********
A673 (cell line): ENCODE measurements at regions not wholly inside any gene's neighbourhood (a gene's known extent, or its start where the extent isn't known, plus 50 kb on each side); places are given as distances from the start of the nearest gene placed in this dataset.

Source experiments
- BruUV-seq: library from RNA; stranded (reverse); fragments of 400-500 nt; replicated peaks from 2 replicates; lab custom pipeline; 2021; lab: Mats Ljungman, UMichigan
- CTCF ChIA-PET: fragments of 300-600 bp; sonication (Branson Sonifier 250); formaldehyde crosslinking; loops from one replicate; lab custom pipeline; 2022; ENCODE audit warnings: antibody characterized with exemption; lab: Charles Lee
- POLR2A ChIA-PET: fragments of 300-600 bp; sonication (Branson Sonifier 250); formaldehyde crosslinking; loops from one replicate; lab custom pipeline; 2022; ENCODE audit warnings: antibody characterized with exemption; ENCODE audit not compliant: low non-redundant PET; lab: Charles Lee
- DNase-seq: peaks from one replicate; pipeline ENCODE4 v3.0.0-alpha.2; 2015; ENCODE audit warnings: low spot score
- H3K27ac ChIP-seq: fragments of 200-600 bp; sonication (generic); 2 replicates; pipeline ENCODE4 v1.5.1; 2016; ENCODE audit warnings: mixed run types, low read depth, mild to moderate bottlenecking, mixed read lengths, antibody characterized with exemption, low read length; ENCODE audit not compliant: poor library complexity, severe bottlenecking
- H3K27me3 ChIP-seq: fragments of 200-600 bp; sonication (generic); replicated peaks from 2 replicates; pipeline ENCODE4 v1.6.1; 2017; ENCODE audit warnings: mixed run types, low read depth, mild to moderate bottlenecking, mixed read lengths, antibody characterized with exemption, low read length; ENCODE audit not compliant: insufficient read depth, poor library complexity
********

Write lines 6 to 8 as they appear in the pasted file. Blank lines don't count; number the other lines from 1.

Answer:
- DNase-seq: peaks from one replicate; pipeline ENCODE4 v3.0.0-alpha.2; 2015; ENCODE audit warnings: low spot score
- H3K27ac ChIP-seq: fragments of 200-600 bp; sonication (generic); 2 replicates; pipeline ENCODE4 v1.5.1; 2016; ENCODE audit warnings: mixed run types, low read depth, mild to moderate bottlenecking, mixed read lengths, antibody characterized with exemption, low read length; ENCODE audit not compliant: poor library complexity, severe bottlenecking
- H3K27me3 ChIP-seq: fragments of 200-600 bp; sonication (generic); replicated peaks from 2 replicates; pipeline ENCODE4 v1.6.1; 2017; ENCODE audit warnings: mixed run types, low read depth, mild to moderate bottlenecking, mixed read lengths, antibody characterized with exemption, low read length; ENCODE audit not compliant: insufficient read depth, poor library complexity